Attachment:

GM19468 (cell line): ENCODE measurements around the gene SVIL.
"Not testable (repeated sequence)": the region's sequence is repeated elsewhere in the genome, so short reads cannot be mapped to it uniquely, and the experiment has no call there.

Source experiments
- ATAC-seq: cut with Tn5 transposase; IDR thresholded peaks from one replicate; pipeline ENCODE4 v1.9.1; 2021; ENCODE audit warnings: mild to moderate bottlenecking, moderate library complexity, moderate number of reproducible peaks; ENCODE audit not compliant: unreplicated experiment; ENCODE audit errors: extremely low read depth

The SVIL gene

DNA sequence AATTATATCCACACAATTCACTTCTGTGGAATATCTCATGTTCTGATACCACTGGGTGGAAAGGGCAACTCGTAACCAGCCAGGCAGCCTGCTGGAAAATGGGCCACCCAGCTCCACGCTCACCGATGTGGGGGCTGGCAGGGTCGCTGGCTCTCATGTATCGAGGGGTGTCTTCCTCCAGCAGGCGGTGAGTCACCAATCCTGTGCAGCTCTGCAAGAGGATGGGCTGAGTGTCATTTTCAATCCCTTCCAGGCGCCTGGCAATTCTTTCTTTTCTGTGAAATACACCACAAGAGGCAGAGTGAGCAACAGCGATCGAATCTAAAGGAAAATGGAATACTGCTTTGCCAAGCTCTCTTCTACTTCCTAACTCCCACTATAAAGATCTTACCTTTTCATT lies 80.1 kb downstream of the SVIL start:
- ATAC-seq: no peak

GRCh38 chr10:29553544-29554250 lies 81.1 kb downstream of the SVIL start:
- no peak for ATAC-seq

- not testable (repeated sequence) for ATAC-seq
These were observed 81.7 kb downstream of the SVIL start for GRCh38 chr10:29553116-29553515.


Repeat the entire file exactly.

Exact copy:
GM19468 (cell line): ENCODE measurements around the gene SVIL.
"Not testable (repeated sequence)": the region's sequence is repeated elsewhere in the genome, so short reads cannot be mapped to it uniquely, and the experiment has no call there.

Source experiments
- ATAC-seq: cut with Tn5 transposase; IDR thresholded peaks from one replicate; pipeline ENCODE4 v1.9.1; 2021; ENCODE audit warnings: mild to moderate bottlenecking, moderate library complexity, moderate number of reproducible peaks; ENCODE audit not compliant: unreplicated experiment; ENCODE audit errors: extremely low read depth

The SVIL gene

DNA sequence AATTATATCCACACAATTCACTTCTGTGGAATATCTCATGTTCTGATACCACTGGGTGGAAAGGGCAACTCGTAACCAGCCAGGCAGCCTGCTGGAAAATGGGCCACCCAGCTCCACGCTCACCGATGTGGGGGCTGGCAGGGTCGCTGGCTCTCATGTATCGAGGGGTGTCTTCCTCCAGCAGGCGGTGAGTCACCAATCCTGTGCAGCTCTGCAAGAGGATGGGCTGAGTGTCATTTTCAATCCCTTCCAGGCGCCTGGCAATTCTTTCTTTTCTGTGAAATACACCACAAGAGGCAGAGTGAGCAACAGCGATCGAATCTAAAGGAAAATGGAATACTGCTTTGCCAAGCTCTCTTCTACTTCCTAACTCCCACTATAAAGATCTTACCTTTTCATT lies 80.1 kb downstream of the SVIL start:
- ATAC-seq: no peak

GRCh38 chr10:29553544-29554250 lies 81.1 kb downstream of the SVIL start:
- no peak for ATAC-seq

- not testable (repeated sequence) for ATAC-seq
These were observed 81.7 kb downstream of the SVIL start for GRCh38 chr10:29553116-29553515.